We explain the differences between creditors and debtors in UK accounting so you don’t have to question which roles these individuals and businesses play.
What Is a Creditor?
A creditor is a person or entity (business) that has provided a loan to another person or business. There are two types of creditors that most businesses encounter at some stage.
Banks and financial institutions are the most widely known creditors. They provide traditional credit where they lend money and charge interest. This is one of the most reliable forms of credit, particularly for businesses that want to venture into something bigger. In this instance, the bank is the creditor and the business is the debtor.
The second form is trade creditors. If you are part of a trade business, then providing the goods or services and getting the payment later makes your business a creditor.
For example, if you have a material shop, you provide the material to the clothing manufacturer. They may only pay for the goods at a later stage based on their payment system. Until the payment is made, your material business is extending credit, making you the creditor.
When thinking of creditors, it’s best to keep things simple. Any time your business lends money or products to another person or business, your company is a creditor. You have provided something (credit) and are owed money.
What Is a Debtor?
A debtor is the opposite of a creditor. A debtor is a person or business that borrows money or products. Meaning they are in debt for the monetary loan or service/product received.
When it comes to borrowed money from a financial institution the business may not need to pay the full loan in one lump sum. Instead, the business will likely make minimum monthly repayments until the debt and interest rates are paid in full.
Alternatively, if your business has received goods/services then you are the debtor until you have paid the entity (creditor) for the products in full.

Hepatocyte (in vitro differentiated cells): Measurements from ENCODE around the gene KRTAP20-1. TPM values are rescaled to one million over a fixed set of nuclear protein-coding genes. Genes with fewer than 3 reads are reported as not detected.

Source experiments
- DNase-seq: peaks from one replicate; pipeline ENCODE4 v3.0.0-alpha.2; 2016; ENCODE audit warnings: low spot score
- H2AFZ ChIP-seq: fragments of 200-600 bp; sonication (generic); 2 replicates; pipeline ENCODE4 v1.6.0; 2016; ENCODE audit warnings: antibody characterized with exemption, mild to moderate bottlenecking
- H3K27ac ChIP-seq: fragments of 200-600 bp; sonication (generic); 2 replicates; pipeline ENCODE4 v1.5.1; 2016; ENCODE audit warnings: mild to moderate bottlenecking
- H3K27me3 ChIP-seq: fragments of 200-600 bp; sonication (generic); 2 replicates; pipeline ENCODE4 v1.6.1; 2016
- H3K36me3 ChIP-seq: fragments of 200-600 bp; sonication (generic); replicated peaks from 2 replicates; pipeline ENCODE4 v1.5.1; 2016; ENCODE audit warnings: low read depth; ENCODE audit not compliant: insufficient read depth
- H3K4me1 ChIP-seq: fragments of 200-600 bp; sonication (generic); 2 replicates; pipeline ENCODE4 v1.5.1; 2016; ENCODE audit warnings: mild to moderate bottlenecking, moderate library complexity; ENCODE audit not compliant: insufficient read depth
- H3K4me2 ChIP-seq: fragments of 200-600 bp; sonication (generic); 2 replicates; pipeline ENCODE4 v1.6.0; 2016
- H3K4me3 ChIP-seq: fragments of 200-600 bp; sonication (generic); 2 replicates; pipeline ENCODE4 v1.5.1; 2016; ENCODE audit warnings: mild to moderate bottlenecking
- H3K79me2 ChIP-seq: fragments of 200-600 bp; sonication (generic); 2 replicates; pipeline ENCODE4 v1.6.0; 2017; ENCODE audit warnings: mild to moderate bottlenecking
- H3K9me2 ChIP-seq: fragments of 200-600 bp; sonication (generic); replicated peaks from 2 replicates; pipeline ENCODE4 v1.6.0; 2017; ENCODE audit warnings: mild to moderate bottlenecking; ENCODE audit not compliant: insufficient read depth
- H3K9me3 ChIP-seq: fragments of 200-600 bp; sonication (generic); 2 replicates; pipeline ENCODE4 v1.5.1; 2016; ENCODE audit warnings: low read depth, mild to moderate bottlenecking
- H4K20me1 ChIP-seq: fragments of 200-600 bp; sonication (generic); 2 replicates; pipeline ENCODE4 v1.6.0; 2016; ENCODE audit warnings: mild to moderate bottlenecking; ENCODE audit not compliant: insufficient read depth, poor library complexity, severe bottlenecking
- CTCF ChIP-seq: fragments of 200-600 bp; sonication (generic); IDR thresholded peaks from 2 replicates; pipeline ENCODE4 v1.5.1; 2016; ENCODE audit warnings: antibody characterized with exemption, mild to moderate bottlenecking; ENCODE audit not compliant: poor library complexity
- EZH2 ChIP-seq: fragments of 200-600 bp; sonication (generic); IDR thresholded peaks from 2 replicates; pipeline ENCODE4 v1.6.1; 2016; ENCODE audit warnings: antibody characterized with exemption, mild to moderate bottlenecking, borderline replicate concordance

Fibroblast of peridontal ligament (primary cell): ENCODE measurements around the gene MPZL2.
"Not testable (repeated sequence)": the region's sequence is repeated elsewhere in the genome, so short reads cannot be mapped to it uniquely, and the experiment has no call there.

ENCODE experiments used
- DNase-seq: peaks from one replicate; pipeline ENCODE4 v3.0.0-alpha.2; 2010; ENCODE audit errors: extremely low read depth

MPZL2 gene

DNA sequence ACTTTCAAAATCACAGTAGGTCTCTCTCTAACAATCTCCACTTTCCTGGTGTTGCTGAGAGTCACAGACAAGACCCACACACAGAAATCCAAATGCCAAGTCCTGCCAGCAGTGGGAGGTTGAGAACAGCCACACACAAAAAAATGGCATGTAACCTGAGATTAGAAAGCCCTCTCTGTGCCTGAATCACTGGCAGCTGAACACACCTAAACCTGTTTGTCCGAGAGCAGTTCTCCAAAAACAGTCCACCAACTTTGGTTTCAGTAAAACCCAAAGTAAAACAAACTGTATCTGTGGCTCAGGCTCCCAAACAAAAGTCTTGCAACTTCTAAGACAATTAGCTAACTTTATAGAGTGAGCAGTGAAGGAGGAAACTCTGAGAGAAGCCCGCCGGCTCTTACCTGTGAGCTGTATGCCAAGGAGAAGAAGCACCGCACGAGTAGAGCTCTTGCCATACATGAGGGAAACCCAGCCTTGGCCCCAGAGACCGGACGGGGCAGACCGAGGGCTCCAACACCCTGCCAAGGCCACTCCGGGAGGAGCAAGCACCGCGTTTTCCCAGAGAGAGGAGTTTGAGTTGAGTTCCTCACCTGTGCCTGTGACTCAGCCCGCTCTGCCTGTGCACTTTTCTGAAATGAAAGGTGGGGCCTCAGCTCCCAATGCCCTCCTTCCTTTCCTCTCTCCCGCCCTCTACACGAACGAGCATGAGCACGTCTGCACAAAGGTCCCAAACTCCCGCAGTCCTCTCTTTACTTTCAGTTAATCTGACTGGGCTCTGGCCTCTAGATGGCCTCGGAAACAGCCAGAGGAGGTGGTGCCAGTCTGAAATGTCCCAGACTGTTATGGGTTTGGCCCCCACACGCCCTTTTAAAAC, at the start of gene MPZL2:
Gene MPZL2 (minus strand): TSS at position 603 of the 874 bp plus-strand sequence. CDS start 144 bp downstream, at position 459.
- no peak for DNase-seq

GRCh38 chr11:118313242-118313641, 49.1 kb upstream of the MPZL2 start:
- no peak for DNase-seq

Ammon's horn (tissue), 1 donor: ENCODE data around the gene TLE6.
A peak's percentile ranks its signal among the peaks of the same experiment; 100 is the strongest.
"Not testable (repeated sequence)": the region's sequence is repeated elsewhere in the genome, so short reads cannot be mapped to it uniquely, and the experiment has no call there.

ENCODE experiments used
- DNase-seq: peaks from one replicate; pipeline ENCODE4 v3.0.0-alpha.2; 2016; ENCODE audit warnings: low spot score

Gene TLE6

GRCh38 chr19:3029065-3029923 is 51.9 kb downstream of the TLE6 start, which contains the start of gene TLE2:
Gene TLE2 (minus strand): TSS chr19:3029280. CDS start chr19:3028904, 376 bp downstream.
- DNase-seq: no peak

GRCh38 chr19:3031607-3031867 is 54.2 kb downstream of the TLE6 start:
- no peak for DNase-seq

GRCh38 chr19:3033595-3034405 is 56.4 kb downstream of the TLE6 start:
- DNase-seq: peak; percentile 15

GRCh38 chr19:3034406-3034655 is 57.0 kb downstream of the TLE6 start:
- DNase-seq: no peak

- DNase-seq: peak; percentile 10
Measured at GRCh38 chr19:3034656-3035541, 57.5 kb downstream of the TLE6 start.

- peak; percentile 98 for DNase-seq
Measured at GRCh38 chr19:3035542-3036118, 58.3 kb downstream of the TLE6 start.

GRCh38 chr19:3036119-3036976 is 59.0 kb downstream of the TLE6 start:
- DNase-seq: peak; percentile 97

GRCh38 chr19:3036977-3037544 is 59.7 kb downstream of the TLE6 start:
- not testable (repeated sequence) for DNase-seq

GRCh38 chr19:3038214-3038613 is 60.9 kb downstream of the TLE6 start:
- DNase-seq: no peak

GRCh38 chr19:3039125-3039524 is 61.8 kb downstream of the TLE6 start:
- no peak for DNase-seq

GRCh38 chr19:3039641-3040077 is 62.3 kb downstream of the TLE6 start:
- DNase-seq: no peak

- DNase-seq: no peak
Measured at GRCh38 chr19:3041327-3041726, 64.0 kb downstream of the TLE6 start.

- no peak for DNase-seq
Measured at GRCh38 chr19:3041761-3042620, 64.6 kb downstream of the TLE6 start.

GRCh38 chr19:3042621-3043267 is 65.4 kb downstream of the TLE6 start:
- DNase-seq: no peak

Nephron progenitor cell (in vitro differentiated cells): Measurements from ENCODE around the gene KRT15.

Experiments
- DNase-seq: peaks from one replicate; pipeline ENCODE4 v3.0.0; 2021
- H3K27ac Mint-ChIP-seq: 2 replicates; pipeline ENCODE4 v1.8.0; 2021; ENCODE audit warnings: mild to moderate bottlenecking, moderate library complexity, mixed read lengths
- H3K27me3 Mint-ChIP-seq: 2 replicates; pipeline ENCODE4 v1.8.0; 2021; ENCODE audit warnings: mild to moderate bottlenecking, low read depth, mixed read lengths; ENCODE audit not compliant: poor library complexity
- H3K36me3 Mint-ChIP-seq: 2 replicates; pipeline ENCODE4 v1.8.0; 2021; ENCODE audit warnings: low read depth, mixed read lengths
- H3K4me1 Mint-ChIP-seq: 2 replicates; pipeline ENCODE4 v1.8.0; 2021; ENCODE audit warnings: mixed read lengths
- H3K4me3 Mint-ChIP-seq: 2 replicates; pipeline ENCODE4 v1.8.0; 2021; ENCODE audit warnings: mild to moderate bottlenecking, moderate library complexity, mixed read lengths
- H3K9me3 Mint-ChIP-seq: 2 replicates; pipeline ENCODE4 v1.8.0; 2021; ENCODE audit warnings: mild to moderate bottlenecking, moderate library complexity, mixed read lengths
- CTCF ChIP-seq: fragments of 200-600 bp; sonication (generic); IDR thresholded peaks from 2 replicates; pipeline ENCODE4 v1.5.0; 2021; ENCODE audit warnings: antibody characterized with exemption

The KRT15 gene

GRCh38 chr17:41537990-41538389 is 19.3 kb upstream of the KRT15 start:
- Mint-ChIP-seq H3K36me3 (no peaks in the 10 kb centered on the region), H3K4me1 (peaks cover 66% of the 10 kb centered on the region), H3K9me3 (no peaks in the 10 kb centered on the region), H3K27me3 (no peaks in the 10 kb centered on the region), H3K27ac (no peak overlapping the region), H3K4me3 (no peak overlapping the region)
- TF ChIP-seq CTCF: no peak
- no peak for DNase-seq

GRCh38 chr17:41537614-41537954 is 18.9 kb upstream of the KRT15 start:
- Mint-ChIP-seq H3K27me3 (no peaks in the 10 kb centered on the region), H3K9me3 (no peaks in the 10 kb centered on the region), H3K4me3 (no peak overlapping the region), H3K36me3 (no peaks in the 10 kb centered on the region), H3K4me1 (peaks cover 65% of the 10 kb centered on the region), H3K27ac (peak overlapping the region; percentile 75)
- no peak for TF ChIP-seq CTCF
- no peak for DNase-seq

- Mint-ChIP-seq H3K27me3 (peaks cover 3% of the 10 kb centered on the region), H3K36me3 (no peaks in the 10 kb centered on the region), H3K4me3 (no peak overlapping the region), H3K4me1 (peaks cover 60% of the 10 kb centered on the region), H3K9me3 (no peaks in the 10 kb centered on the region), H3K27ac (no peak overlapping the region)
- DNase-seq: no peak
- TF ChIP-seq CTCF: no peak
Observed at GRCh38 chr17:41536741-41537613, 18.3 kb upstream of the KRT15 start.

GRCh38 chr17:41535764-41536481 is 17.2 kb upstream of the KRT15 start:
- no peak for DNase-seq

Debtors and Creditors in a Business
You may be wondering why knowing the difference between creditors and debtors is so important. But these two definitions can make a big difference for your business’s financials as it affects the assets and liabilities.
If you owe money (debtor) the liabilities on your balance sheet will show a minus, because it reflects funds that need to come out.
Whereas if you’ve loaned money or a product/service your assets on your balance sheet will show a plus because the money still needs to come in.
You need to keep ahead of all your business debt to ensure you don’t get into a cash flow issue. Bad debt can have a massive effect on a company. If a company becomes insolvent, HMRC may get involved to help relieve some debt.
The same goes for creditors. You need to keep track of where you’re loaning money and goods/services. If you aren’t getting the money in to pay off the debt, it’s a minus for your business.
What’s the Difference Between Debtors and Creditors on a Balance Sheet?
It’s important to note that a business can be a creditor and a debtor at the same time. For example, if a business is owed money that is coming back from customers, those are assets. At the same time, if the company takes a loan to expand, those are liabilities. Both can happen simultaneously, but it’s important to stay on top of both to avoid cash flow issues.
What Happens if Small Businesses Can’t Pay Off a Debt?
Trade debtors or anyone that owes money that has signed a contract is liable for the money or goods/services they borrowed. As a business owner, you must ensure that all debts are paid off because it will affect whether you can take loans in the future. Those lending money have a legal right to get the money back.
As a business owner, knowing the difference between debtors and creditors is vital for business success. The assets and liabilities must be continuously monitored to keep companies in the clear to avoid financial issues in the future.
If you want to keep your company’s credits and debts in check, hiring an accountant could help grow your business.